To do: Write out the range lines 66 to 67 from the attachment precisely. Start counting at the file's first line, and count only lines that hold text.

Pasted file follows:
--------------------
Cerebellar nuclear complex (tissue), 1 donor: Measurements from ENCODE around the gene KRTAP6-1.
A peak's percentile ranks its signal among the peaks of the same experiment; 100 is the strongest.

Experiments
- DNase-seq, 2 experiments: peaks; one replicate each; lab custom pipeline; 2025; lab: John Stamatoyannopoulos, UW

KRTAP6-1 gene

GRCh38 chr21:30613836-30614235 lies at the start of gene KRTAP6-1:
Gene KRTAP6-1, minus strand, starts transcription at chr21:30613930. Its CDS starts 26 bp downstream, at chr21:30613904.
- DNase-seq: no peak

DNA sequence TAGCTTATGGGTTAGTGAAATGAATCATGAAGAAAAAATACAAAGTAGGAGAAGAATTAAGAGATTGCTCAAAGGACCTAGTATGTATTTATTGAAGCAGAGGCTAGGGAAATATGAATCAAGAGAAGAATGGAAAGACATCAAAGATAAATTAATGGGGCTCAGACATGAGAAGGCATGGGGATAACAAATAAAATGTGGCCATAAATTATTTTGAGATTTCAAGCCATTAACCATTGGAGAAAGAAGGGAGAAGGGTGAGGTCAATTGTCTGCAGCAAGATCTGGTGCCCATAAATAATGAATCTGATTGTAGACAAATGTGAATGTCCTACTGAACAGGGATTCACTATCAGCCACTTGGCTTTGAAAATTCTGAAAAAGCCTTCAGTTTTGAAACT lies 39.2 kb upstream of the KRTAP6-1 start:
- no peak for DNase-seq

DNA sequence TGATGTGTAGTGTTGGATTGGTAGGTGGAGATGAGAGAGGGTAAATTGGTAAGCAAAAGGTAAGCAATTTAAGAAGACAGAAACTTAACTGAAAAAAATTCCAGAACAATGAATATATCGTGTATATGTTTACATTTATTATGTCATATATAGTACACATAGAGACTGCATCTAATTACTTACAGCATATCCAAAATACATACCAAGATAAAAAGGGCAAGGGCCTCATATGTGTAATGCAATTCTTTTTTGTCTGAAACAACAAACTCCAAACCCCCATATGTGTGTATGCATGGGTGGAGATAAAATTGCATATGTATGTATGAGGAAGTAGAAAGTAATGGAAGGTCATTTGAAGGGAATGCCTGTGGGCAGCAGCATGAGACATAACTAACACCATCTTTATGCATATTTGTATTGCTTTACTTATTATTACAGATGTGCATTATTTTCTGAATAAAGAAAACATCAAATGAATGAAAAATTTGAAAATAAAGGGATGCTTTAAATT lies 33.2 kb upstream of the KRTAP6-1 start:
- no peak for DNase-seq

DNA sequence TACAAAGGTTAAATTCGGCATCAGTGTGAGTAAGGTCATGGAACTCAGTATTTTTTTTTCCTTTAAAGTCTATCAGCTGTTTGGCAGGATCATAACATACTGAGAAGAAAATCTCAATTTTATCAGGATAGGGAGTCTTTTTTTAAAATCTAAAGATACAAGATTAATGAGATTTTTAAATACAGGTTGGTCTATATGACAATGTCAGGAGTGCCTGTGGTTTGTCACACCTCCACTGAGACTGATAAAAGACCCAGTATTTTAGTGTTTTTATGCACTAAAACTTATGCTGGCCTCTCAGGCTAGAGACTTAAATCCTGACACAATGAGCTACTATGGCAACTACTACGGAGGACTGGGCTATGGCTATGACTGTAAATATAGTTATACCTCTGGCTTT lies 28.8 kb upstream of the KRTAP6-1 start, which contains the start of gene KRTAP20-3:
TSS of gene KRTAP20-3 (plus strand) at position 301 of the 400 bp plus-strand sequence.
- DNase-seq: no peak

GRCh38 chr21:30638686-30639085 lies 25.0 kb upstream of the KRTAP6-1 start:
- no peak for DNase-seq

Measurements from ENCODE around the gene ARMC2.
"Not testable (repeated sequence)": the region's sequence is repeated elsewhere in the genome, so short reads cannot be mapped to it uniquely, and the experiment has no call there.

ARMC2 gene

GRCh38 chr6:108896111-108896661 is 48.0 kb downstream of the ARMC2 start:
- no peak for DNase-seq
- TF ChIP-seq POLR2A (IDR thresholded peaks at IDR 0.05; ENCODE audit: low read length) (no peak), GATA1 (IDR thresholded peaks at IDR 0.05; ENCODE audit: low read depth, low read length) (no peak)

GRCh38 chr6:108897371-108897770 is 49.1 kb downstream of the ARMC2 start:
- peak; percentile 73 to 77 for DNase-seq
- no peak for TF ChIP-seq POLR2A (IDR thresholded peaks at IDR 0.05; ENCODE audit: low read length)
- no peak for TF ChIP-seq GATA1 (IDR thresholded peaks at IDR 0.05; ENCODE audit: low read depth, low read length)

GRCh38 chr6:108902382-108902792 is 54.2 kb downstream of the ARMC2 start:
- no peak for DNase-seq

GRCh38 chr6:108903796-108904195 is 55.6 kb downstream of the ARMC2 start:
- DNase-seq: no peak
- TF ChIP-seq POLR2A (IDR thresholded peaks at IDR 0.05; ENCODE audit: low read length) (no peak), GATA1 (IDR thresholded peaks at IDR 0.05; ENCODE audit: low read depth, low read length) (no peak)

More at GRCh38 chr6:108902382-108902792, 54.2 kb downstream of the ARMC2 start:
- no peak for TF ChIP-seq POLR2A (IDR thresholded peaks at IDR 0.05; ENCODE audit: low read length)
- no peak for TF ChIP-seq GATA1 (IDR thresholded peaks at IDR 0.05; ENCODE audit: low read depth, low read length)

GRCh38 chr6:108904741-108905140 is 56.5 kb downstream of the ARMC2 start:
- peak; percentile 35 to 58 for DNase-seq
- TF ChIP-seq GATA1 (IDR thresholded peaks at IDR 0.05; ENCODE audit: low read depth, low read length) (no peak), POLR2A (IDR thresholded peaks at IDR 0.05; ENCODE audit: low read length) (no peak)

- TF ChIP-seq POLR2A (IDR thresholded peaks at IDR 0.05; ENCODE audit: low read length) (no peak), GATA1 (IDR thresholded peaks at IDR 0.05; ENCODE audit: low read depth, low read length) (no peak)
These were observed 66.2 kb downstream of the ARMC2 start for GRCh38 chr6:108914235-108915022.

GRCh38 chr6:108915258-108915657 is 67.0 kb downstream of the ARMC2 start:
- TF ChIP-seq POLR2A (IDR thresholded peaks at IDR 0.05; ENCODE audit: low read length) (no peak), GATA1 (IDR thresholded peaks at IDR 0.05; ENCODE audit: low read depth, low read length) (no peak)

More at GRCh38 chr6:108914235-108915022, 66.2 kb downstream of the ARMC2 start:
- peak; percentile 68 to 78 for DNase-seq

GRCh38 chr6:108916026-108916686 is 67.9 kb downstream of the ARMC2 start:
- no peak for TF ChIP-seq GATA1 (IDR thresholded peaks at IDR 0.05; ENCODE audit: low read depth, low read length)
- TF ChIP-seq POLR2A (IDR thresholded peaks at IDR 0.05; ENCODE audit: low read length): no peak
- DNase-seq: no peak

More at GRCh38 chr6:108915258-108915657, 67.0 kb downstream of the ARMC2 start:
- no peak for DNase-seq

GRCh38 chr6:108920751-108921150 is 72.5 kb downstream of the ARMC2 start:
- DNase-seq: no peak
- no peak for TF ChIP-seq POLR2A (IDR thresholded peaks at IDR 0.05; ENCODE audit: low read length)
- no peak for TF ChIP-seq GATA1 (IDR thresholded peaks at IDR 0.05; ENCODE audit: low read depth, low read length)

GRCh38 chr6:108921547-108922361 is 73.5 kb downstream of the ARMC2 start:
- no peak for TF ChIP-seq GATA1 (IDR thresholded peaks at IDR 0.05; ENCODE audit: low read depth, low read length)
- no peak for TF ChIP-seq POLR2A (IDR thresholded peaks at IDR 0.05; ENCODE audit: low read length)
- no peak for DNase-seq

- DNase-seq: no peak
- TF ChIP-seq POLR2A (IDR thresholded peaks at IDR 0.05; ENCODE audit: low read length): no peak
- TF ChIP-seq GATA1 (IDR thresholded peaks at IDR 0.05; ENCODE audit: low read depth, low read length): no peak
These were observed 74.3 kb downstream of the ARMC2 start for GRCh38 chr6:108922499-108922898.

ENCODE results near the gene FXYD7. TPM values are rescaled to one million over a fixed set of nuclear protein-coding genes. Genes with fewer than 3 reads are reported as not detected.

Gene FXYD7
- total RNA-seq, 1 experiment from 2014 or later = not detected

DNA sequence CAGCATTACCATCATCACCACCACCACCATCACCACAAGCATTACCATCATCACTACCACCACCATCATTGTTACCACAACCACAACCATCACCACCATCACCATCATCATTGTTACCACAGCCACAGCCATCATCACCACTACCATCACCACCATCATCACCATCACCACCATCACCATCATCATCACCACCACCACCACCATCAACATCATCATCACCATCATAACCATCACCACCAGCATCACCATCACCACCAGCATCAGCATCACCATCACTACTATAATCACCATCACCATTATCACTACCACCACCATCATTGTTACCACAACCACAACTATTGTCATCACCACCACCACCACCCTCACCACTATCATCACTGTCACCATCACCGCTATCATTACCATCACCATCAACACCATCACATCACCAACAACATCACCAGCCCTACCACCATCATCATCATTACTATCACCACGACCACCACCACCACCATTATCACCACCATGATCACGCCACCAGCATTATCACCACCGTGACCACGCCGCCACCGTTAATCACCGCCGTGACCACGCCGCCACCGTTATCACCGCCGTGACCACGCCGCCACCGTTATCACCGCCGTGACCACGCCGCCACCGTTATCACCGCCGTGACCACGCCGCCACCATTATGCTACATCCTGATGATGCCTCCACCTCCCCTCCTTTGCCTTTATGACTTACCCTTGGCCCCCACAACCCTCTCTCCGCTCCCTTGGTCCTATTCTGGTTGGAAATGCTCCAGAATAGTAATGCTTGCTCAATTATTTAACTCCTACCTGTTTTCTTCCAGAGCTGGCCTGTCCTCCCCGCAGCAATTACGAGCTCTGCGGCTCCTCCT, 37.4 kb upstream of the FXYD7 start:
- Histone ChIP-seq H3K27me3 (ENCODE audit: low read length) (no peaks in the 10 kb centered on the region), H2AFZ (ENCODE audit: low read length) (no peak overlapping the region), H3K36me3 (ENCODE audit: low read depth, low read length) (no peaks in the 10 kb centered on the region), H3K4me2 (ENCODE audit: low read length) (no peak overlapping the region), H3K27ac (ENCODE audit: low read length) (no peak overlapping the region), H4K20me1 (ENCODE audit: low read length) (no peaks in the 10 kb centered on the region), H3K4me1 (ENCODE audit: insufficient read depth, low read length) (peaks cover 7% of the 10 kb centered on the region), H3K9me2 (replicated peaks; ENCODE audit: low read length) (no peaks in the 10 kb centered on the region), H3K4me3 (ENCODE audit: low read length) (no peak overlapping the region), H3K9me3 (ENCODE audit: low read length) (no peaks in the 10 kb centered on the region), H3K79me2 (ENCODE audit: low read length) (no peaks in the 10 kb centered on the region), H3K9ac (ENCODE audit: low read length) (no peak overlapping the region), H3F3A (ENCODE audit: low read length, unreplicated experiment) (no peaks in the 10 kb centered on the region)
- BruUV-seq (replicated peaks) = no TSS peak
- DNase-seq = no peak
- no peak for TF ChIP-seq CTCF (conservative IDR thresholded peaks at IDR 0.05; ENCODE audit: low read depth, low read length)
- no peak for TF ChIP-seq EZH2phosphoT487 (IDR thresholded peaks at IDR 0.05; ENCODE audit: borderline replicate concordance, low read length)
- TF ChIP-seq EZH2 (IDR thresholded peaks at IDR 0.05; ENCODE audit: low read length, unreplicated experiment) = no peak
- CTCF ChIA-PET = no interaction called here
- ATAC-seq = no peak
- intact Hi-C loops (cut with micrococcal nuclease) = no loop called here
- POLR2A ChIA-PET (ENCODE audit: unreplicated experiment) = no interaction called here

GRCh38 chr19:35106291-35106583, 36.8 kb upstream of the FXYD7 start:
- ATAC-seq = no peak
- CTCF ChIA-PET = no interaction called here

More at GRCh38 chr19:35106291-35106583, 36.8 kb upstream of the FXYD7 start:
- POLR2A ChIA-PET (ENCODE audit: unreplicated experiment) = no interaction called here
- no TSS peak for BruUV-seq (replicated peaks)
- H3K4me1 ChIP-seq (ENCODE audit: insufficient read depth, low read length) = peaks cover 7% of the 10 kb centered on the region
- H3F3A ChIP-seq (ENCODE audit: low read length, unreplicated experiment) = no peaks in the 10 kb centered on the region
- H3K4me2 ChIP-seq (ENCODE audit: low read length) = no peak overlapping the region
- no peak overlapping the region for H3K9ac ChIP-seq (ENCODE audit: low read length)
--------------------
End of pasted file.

DNA sequence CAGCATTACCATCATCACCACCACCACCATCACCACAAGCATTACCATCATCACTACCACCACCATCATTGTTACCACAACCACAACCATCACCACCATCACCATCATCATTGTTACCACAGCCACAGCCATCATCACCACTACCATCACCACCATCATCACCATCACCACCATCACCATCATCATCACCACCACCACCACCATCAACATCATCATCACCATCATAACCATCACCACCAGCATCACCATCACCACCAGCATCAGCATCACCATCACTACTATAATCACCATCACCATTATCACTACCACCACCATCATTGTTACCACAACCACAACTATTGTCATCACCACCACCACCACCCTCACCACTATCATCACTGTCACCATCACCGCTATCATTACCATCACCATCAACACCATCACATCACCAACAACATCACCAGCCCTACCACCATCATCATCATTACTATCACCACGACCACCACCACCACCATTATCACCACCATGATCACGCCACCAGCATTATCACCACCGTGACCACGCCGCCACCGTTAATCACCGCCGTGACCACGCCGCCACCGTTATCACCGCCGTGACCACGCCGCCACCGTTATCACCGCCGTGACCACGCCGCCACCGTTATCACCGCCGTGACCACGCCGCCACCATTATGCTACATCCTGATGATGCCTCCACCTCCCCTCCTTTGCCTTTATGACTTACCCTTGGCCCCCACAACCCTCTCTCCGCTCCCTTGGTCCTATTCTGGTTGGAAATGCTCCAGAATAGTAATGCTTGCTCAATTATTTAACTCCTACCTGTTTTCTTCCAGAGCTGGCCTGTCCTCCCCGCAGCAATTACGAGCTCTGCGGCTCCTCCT, 37.4 kb upstream of the FXYD7 start:
- Histone ChIP-seq H3K27me3 (ENCODE audit: low read length) (no peaks in the 10 kb centered on the region), H2AFZ (ENCODE audit: low read length) (no peak overlapping the region), H3K36me3 (ENCODE audit: low read depth, low read length) (no peaks in the 10 kb centered on the region), H3K4me2 (ENCODE audit: low read length) (no peak overlapping the region), H3K27ac (ENCODE audit: low read length) (no peak overlapping the region), H4K20me1 (ENCODE audit: low read length) (no peaks in the 10 kb centered on the region), H3K4me1 (ENCODE audit: insufficient read depth, low read length) (peaks cover 7% of the 10 kb centered on the region), H3K9me2 (replicated peaks; ENCODE audit: low read length) (no peaks in the 10 kb centered on the region), H3K4me3 (ENCODE audit: low read length) (no peak overlapping the region), H3K9me3 (ENCODE audit: low read length) (no peaks in the 10 kb centered on the region), H3K79me2 (ENCODE audit: low read length) (no peaks in the 10 kb centered on the region), H3K9ac (ENCODE audit: low read length) (no peak overlapping the region), H3F3A (ENCODE audit: low read length, unreplicated experiment) (no peaks in the 10 kb centered on the region)